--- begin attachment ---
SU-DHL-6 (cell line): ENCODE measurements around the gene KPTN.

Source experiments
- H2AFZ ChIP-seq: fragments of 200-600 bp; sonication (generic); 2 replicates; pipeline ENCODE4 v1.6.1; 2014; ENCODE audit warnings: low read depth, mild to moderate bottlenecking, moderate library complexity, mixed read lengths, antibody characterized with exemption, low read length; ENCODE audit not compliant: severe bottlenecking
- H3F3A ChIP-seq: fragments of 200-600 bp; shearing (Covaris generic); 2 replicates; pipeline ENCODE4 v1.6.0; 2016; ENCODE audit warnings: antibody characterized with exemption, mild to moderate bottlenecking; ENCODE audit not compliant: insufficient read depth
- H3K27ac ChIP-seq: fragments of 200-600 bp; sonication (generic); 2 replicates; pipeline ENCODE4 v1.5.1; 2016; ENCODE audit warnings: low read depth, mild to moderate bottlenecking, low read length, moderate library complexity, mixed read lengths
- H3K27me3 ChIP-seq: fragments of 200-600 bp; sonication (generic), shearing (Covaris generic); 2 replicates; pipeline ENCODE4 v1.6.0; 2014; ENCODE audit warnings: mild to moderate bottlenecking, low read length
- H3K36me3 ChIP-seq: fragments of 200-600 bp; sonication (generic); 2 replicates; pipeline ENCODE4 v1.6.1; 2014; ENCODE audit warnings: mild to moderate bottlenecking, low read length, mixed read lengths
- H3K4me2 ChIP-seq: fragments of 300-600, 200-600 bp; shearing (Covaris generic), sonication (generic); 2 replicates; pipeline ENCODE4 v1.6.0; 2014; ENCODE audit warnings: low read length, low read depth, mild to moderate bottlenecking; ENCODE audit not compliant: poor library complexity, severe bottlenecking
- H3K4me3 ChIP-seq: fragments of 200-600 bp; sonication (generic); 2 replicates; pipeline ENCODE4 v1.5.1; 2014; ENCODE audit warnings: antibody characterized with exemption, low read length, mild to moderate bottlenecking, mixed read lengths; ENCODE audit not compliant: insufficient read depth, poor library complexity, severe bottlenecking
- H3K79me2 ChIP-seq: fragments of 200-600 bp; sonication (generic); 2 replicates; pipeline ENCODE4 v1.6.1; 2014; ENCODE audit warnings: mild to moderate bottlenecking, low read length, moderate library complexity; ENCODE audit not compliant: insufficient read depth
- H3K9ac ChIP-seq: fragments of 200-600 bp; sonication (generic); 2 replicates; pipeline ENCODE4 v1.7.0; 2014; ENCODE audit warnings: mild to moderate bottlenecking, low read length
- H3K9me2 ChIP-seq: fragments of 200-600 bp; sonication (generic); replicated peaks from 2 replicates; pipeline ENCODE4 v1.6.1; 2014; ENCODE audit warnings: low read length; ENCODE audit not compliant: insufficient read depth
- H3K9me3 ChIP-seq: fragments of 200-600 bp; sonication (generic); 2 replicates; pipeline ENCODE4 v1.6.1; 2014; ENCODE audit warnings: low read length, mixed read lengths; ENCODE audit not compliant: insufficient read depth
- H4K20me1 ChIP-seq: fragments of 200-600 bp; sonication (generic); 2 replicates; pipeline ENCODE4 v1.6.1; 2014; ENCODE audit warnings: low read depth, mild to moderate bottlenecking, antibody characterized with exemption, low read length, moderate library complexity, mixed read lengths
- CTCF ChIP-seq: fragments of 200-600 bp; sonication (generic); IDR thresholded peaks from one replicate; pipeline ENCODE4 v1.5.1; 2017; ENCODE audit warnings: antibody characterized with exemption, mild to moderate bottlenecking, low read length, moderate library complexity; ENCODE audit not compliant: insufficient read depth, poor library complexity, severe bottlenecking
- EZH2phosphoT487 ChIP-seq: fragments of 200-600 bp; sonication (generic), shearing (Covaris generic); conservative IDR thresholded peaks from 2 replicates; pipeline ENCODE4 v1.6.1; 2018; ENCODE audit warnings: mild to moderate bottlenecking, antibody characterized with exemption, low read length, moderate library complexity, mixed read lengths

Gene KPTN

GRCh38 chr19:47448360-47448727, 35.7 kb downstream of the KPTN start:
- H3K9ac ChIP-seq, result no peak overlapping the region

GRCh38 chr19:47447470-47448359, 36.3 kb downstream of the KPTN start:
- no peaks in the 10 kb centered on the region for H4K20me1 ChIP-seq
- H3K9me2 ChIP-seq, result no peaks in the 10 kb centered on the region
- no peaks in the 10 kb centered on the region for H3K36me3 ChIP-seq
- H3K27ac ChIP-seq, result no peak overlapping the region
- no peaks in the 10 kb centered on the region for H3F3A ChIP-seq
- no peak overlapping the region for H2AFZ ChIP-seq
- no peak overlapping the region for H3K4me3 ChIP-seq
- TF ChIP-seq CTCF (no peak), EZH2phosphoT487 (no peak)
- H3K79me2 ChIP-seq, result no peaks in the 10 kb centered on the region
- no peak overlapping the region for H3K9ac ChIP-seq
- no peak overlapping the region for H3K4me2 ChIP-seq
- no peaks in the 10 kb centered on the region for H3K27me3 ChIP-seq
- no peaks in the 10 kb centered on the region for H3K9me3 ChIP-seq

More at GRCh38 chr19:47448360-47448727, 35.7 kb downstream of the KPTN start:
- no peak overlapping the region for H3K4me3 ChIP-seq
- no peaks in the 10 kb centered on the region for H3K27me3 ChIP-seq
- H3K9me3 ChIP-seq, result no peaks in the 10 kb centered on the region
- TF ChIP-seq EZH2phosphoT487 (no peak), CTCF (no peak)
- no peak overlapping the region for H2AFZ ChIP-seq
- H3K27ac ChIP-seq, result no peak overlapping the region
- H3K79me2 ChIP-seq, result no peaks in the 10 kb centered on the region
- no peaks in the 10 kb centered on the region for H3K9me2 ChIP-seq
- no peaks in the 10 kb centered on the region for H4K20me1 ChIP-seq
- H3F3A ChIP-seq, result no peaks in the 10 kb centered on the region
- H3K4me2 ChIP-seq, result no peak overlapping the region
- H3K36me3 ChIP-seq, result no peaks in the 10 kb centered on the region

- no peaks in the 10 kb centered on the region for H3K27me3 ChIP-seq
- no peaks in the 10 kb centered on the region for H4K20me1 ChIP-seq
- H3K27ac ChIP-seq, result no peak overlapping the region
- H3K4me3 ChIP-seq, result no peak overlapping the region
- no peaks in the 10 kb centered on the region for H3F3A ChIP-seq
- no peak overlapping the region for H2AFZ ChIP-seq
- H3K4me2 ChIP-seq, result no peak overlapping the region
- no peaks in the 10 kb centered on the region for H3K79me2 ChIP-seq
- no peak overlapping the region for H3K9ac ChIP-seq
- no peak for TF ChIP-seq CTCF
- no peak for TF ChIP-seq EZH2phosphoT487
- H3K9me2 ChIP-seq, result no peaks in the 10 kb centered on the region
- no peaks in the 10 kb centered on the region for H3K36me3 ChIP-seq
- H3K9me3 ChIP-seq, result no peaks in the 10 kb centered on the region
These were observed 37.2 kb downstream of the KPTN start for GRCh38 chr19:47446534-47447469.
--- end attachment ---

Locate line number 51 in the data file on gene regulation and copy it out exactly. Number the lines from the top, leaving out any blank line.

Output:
- no peaks in the 10 kb centered on the region for H3F3A ChIP-seq